Two pieces of stage-play from Kris Van Assche's presentation encapsulated the mood of his collection. One grave young model walked the runway with hat in hand like an earnest suitor; another carried a jacket as a bullfighter carries his cape. There was a romantic vulnerability to these images, but they were also unambiguously masculine. The toreador, the tango dancer—these were Van Assche's inspirations. "I love the ceremony of getting ready to dress," he said afterward, and that notion dictated a certain formality to the clothes, as in a gray suit with shawl-collared jacket. (The bare feet and espadrilles were a stylist's indulgence.)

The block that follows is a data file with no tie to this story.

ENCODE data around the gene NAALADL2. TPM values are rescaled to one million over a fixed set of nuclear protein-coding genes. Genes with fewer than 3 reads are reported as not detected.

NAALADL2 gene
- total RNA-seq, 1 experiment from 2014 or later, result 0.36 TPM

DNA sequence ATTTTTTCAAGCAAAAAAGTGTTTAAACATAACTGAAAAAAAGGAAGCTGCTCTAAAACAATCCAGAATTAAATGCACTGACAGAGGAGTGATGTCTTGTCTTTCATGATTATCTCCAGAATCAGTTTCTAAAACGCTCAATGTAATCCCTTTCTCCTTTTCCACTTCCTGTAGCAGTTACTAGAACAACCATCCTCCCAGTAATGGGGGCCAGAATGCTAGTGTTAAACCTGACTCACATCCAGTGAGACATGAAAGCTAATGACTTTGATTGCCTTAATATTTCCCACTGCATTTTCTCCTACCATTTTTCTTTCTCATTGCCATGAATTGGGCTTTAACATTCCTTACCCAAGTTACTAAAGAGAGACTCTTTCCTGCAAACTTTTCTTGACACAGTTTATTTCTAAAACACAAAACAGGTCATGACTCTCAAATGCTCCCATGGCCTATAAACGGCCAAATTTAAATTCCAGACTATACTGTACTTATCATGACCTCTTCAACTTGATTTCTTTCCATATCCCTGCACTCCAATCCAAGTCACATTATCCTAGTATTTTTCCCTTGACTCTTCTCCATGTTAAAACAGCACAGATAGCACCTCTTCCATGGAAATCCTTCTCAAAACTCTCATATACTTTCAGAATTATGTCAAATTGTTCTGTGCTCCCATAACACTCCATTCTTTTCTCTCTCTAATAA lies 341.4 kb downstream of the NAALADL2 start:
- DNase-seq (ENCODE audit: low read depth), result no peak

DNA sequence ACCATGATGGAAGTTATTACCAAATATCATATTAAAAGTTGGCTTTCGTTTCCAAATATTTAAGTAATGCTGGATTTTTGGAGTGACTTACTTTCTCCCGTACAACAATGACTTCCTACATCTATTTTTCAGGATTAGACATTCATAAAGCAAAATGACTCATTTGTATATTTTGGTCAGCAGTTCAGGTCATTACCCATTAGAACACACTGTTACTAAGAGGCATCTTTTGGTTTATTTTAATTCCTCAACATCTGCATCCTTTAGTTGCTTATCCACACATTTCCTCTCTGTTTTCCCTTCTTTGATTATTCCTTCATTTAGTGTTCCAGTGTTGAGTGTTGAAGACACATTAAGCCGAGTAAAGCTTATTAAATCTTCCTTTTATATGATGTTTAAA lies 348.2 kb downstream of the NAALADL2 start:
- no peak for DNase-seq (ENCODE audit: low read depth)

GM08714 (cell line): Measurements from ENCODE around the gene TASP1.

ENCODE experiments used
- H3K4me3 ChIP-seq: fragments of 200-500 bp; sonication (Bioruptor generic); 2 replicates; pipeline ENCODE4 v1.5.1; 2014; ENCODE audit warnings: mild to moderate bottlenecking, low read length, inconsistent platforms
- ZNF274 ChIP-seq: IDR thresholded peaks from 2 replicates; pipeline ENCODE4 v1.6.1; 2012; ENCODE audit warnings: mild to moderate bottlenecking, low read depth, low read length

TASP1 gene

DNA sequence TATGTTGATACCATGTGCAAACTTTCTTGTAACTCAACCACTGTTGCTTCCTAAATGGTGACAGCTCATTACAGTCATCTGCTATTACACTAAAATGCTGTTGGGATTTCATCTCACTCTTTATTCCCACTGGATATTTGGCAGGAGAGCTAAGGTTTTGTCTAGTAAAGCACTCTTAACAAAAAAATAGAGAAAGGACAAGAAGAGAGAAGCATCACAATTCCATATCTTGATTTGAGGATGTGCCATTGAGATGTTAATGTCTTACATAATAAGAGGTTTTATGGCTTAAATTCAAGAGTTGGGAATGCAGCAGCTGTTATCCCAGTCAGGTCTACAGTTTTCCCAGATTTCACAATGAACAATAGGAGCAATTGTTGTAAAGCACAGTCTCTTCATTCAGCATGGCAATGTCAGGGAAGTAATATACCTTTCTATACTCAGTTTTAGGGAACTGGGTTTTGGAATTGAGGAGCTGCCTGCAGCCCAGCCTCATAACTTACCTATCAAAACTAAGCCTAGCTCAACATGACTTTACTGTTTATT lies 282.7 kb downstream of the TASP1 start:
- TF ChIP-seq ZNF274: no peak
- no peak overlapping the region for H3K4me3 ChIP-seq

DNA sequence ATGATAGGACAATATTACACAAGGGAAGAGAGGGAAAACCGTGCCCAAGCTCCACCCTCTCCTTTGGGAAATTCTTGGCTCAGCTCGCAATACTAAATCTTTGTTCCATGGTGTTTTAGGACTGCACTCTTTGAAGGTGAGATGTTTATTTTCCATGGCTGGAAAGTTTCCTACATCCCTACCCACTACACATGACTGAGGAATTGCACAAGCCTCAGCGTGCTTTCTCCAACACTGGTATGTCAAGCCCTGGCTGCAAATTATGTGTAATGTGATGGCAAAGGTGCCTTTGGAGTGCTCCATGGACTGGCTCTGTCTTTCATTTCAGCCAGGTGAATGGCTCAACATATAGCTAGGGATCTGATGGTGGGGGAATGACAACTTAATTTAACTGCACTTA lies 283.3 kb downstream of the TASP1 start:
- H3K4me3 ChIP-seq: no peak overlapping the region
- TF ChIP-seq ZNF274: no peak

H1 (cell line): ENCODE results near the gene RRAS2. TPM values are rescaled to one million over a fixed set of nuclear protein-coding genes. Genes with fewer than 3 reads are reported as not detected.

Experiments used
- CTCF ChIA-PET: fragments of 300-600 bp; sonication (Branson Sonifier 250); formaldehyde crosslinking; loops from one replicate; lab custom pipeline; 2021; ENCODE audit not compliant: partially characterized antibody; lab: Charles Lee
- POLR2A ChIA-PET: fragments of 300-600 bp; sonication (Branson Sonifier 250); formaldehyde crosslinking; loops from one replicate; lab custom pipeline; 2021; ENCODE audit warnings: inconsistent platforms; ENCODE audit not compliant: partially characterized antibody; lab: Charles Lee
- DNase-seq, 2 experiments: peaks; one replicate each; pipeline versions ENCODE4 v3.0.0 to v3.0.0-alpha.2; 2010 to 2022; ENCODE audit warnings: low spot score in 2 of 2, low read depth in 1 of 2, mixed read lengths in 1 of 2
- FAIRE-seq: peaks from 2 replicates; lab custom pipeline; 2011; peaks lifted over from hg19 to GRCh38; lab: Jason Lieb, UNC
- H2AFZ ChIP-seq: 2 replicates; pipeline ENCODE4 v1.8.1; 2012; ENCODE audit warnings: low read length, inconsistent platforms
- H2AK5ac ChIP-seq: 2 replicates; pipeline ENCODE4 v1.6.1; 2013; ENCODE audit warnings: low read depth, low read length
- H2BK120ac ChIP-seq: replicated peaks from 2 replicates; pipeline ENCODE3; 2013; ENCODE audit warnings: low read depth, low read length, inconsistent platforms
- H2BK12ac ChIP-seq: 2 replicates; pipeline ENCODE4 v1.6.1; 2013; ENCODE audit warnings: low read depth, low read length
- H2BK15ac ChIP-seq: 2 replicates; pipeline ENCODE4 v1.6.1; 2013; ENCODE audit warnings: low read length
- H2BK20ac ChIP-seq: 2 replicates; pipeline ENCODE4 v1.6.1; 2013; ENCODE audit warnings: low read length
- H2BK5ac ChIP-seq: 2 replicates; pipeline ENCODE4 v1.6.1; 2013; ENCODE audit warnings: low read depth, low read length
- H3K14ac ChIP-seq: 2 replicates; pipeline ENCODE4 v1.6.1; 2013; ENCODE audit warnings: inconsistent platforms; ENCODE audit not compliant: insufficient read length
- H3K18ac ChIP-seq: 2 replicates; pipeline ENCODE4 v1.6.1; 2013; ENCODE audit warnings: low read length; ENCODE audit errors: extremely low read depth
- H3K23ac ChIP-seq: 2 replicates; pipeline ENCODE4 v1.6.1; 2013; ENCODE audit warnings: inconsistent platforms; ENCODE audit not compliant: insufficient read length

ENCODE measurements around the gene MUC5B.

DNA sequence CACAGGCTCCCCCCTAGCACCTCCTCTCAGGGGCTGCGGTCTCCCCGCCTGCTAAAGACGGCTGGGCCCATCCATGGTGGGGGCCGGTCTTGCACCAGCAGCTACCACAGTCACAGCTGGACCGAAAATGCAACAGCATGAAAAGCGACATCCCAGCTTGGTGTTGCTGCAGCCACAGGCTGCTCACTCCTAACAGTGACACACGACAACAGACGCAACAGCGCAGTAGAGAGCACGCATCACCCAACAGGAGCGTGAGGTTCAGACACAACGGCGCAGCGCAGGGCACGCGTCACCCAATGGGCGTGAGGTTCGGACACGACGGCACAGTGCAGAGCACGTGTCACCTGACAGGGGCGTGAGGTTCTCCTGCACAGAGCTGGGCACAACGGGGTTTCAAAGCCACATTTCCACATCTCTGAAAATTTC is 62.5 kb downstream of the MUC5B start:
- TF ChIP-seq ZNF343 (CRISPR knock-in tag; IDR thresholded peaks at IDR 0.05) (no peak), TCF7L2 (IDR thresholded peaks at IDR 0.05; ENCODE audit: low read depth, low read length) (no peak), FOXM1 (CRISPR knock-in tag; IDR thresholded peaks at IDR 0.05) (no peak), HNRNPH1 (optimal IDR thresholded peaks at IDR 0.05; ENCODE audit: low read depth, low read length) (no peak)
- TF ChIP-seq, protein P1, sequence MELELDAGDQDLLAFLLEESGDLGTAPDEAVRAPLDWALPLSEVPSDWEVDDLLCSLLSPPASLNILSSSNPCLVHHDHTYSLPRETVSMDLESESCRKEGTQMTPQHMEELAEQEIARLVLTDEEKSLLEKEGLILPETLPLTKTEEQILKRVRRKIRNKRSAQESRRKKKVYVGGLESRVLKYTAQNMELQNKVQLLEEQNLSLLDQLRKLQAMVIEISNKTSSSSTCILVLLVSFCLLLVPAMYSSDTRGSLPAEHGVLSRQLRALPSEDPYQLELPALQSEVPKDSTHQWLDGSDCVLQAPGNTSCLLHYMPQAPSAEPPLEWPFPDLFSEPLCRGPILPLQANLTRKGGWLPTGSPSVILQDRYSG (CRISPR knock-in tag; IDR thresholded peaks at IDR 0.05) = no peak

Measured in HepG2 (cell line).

Volume was a key element, as in full trousers that puddled on the floor, and in a huge, gray-striped voile shirt. There were tricksy flourishes, such as trousers scrunched up and buttoned at the knee, and the designer explored asymmetry in a white suit jacket with a single shawl collar or another epauletted jacket in light gray with one dark sleeve. But the general feel was one of quietly banked fires of passion—for the finale, an accordionist played while an urgent horde of young men scuttled down the runway in white tanks, at least one bearing the image of Carlos Gardel, father of the tango.